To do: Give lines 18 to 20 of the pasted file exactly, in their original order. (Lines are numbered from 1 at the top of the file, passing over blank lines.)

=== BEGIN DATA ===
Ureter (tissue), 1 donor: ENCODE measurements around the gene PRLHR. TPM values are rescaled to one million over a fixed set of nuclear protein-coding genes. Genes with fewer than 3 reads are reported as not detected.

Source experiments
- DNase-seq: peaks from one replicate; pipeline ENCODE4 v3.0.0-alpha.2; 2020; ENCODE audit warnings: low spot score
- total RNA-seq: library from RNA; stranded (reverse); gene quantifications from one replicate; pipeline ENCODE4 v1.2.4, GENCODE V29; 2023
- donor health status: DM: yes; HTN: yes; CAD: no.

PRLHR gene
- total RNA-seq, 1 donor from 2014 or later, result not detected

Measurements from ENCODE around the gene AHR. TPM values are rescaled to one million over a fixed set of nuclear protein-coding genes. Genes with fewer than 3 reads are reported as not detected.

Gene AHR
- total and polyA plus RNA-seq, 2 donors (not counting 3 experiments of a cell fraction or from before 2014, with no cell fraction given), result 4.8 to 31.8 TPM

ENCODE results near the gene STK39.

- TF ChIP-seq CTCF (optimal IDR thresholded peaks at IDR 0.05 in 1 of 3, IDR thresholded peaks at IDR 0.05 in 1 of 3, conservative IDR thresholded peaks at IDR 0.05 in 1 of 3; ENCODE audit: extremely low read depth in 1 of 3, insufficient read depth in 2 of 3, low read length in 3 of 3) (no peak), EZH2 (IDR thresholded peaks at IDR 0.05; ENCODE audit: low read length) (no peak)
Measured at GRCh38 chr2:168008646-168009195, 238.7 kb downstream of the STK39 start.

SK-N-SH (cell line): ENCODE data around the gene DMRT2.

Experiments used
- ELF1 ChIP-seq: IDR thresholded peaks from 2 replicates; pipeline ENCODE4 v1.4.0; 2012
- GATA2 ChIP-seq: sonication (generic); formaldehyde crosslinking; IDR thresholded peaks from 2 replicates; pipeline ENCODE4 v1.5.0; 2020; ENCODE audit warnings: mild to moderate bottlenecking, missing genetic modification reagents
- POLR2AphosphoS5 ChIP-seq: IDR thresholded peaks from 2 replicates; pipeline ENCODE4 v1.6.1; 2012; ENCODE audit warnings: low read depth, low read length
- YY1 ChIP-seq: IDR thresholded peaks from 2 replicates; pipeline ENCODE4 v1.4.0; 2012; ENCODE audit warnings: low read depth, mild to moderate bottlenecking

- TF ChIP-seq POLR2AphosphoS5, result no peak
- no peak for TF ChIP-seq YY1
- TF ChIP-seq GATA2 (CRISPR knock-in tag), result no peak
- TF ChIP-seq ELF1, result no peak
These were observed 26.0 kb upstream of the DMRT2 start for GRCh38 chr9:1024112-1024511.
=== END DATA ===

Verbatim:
- POLR2AphosphoS5 ChIP-seq: IDR thresholded peaks from 2 replicates; pipeline ENCODE4 v1.6.1; 2012; ENCODE audit warnings: low read depth, low read length
- YY1 ChIP-seq: IDR thresholded peaks from 2 replicates; pipeline ENCODE4 v1.4.0; 2012; ENCODE audit warnings: low read depth, mild to moderate bottlenecking

- TF ChIP-seq POLR2AphosphoS5, result no peak